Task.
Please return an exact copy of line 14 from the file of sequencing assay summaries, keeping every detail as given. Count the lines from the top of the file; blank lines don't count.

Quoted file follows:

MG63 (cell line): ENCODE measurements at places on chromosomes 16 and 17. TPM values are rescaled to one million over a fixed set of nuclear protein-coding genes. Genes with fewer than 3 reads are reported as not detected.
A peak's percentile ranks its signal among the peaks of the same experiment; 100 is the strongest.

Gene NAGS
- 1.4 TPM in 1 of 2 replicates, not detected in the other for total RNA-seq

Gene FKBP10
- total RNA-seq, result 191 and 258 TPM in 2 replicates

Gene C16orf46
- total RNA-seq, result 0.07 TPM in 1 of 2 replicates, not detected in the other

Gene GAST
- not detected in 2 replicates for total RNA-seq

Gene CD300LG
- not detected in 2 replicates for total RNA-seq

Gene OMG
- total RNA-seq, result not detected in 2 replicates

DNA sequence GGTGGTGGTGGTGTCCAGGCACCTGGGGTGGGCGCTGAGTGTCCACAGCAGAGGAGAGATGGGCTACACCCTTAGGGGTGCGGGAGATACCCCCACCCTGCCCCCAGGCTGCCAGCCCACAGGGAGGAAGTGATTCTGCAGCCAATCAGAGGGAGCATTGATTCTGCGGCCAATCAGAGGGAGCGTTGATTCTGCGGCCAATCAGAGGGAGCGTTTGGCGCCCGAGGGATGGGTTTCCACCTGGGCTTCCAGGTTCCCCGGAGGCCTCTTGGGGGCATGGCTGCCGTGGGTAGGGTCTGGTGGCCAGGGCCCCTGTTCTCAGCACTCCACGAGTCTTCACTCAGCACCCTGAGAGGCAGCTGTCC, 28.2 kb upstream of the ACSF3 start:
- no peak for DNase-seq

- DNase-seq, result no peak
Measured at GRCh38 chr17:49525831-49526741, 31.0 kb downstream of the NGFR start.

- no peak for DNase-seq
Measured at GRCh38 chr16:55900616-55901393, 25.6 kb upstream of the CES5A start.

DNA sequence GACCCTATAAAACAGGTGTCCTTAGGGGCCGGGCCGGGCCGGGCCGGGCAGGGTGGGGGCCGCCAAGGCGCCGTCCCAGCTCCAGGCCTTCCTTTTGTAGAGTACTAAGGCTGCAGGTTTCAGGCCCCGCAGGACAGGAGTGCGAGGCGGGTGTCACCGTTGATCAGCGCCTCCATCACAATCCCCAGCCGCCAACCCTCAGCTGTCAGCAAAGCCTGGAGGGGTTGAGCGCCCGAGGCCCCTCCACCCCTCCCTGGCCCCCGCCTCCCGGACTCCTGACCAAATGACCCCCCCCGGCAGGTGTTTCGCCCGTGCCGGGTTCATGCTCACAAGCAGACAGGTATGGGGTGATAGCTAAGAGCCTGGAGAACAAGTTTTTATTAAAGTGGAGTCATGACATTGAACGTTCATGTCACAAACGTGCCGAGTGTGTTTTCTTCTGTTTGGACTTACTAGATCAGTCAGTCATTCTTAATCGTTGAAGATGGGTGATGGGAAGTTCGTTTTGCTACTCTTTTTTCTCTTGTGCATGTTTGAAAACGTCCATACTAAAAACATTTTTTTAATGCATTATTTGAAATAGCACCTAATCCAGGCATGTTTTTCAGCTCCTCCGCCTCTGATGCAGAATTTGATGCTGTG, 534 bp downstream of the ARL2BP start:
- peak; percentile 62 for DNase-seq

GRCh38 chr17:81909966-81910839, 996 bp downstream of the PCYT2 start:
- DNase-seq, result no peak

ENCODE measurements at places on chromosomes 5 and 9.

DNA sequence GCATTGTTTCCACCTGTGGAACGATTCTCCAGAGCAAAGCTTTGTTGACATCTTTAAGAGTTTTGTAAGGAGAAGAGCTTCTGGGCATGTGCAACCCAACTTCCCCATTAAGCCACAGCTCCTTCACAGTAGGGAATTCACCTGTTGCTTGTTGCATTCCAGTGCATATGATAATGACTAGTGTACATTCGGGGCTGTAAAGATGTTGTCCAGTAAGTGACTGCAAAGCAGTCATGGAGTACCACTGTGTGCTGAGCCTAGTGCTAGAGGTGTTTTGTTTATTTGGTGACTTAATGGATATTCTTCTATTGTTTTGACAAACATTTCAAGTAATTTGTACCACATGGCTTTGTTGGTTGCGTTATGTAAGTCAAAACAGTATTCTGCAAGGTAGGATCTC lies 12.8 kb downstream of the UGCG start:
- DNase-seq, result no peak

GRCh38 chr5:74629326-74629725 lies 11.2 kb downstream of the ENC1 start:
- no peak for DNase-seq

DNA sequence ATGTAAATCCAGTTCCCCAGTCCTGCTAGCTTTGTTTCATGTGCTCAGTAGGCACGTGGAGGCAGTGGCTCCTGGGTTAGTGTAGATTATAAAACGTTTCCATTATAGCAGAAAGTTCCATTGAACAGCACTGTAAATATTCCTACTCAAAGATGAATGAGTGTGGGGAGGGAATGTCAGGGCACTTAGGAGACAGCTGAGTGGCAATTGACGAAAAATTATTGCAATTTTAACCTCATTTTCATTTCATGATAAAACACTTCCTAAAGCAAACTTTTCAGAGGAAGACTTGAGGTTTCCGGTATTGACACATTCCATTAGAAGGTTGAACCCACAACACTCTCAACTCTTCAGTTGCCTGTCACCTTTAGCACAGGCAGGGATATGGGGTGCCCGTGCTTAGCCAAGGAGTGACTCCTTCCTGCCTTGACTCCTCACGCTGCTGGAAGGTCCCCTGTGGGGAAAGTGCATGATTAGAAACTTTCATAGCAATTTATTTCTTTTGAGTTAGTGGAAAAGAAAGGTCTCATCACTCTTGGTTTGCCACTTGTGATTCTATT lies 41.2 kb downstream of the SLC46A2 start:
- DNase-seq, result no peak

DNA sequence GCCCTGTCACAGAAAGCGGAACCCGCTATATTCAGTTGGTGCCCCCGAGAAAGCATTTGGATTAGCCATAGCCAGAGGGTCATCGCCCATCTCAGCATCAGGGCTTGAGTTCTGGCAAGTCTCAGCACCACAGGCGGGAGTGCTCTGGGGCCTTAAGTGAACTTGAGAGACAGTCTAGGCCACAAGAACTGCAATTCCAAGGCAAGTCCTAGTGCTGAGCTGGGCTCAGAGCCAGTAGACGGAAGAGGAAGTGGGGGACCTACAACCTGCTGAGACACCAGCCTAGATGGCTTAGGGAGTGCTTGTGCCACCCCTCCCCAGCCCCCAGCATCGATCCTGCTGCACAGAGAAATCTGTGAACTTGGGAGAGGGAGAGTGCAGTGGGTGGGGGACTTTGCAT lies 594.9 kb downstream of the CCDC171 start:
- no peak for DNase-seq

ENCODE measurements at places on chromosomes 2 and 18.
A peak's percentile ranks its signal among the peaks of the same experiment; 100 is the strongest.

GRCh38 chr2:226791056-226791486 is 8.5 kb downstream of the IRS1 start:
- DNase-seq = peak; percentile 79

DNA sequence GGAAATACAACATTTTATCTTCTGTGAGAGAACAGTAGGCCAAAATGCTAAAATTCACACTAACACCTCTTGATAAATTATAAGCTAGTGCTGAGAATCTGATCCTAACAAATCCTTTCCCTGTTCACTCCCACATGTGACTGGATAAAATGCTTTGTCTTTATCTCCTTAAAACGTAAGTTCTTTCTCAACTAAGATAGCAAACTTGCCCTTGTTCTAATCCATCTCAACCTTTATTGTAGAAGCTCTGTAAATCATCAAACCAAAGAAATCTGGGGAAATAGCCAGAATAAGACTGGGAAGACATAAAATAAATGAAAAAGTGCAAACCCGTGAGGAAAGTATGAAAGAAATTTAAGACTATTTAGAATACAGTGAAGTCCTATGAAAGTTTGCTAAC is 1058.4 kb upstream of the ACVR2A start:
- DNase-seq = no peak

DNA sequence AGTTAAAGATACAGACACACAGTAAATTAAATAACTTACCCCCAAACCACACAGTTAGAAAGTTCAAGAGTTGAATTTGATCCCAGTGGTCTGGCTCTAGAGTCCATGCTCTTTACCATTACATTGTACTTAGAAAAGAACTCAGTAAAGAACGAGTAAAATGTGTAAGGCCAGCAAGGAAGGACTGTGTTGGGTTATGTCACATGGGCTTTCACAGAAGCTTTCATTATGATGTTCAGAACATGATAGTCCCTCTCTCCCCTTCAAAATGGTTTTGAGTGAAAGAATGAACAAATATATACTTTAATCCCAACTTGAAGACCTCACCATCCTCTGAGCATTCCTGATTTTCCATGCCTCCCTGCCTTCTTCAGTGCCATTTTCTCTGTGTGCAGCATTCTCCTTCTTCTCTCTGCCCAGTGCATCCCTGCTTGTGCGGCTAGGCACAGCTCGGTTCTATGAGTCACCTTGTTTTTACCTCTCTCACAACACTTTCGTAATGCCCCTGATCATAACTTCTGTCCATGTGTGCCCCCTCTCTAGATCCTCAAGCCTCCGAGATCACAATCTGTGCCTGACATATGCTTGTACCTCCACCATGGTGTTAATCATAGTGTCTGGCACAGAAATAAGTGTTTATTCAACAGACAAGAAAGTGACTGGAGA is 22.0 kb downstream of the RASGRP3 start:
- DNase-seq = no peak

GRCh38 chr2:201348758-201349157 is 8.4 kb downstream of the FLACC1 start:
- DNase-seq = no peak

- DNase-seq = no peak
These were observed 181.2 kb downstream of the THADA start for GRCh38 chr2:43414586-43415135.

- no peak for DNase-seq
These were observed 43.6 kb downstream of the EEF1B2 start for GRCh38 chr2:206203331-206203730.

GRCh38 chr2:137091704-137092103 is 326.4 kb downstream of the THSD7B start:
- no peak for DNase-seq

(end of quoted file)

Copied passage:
- total RNA-seq, result not detected in 2 replicates